Google is facing an additional lawsuit from James Damore, after being fired for a controversial memo about gender: “advancing harmful gender stereotypes”. Damore’s firing created outrage amongst the right with claims that Google discriminates against white male conservatives. Tim Chevalier, Google’s site reliability engineer, in addition, is filing his own lawsuit after being fired for speaking out against the aforementioned memo.


Google’s biggest issue appears to be their inability to address and combat these issues. Loretta Lee’s biggest fears were realized when she finally filed a complaint after being continuously pressured by HR. She became ostracized by her peers and everyone in her group refused to approve her work which ultimately led to her termination.


Large companies such as these need to make a more intentional effort to combat such gender discrimination in the workplace. With the Google workforce already consisting of majority of men and an investigation into the disparity between men and women’s pay, they need to consider some serious changes to their infrastructure and their companies attitude. In order to set an example, a company with such recognition needs to be active in creating an equal workspace and continue to combat people who believe that a company with a technical workforce of 80% men and majority white and Asian (1% African American) are somehow discriminating against white male conservatives.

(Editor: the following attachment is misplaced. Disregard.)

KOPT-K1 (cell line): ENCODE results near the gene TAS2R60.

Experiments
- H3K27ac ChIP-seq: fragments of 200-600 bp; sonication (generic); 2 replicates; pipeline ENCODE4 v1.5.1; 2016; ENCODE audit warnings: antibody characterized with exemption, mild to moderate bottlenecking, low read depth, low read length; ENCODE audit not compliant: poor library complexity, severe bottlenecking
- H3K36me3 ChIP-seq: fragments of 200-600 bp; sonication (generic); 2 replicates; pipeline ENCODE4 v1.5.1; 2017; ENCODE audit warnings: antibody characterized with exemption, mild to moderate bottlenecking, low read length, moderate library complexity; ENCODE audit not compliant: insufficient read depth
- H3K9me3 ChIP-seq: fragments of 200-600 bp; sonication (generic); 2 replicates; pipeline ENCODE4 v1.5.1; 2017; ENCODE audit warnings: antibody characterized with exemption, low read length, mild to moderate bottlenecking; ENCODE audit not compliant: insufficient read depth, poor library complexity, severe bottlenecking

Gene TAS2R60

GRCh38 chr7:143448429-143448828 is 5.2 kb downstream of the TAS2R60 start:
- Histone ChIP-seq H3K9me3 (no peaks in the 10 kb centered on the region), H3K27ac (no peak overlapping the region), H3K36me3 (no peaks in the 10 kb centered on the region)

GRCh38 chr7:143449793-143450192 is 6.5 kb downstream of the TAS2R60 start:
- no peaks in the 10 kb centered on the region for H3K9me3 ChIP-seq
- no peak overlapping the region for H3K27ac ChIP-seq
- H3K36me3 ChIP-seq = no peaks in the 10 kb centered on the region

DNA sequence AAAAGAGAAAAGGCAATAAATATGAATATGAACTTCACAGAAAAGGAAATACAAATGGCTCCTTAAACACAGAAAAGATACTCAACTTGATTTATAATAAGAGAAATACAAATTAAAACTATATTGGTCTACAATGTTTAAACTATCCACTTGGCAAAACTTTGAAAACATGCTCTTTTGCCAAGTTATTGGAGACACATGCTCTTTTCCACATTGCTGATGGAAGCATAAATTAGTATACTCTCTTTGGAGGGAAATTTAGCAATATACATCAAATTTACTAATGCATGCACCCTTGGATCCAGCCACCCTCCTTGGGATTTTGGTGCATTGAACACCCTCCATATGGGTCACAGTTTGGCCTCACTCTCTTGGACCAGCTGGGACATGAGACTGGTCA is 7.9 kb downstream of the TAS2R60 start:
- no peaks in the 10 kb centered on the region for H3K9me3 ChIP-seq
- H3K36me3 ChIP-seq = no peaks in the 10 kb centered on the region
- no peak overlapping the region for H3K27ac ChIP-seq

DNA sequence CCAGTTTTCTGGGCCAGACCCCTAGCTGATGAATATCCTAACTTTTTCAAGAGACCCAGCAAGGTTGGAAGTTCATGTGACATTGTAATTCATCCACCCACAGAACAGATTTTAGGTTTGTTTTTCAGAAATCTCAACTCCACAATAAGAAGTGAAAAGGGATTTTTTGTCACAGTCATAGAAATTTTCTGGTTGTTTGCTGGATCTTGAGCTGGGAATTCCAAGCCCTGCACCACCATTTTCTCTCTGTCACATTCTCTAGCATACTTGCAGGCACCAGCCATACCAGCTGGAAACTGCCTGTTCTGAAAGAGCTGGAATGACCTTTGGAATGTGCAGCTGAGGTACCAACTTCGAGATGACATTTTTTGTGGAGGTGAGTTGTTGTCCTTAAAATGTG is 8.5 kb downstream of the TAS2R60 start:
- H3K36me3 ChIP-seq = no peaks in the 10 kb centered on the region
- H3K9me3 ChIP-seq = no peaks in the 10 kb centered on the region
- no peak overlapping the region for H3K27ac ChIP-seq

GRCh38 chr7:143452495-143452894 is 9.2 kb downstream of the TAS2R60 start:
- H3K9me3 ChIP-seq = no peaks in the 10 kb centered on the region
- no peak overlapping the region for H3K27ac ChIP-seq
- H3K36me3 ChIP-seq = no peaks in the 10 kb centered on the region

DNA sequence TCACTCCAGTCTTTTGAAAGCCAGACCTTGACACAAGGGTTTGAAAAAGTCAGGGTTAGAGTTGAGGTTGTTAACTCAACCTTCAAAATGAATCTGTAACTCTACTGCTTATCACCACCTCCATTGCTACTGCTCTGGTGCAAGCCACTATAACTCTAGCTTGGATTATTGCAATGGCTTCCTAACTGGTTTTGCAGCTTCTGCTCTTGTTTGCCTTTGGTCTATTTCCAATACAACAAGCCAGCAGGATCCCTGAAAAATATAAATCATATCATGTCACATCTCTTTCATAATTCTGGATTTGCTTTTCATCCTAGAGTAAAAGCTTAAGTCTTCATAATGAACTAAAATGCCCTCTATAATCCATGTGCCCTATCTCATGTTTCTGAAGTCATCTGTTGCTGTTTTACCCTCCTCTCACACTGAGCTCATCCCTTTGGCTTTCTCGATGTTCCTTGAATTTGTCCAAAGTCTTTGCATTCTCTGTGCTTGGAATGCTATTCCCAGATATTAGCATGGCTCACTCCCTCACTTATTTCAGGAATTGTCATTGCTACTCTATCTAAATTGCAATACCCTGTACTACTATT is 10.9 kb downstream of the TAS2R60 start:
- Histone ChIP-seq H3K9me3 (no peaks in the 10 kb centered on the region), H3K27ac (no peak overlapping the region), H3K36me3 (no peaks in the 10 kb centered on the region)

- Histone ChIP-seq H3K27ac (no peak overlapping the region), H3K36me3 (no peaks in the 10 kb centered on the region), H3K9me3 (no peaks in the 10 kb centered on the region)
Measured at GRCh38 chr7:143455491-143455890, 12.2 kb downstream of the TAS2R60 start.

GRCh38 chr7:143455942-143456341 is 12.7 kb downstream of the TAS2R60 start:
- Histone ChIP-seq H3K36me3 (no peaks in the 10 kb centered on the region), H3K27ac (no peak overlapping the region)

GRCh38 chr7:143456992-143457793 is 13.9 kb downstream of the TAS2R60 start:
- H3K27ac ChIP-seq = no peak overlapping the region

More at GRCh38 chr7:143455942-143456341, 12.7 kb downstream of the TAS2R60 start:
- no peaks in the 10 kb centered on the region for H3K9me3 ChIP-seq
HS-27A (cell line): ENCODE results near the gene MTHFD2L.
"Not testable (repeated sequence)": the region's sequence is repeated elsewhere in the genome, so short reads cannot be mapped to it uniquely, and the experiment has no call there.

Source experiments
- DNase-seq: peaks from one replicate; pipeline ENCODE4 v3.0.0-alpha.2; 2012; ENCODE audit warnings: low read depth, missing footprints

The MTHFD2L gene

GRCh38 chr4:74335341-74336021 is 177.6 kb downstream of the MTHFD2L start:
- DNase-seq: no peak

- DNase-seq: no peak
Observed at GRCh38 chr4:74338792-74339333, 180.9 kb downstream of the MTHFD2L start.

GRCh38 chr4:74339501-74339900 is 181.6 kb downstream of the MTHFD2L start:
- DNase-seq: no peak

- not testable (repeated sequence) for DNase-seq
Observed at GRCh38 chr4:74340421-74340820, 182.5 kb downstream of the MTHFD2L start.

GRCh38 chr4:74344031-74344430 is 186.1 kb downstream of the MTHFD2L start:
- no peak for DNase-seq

Women shouldering ‘cost and burden’ in China

As we all know, in recent decades China has established itself as a world economic power after it began its transition from a communist model to a capitalist system. These reforms have brought benefits for their population because it has allowed them access to opportunities and freedoms that were restricted in the previous system. However, there has been an important social cost for women who are the ones who have had to assume the burden of moving from a planned economy to a market economy.

In this article, the author Zhang Lijia analyzes how the participation of women in the labor market of the new China has deteriorated. While in the 70s 90% of women of working age were employed, in this decade only 45% of Chinese women have a job. In addition, currently the average salary of women corresponds to only 67% of that of men.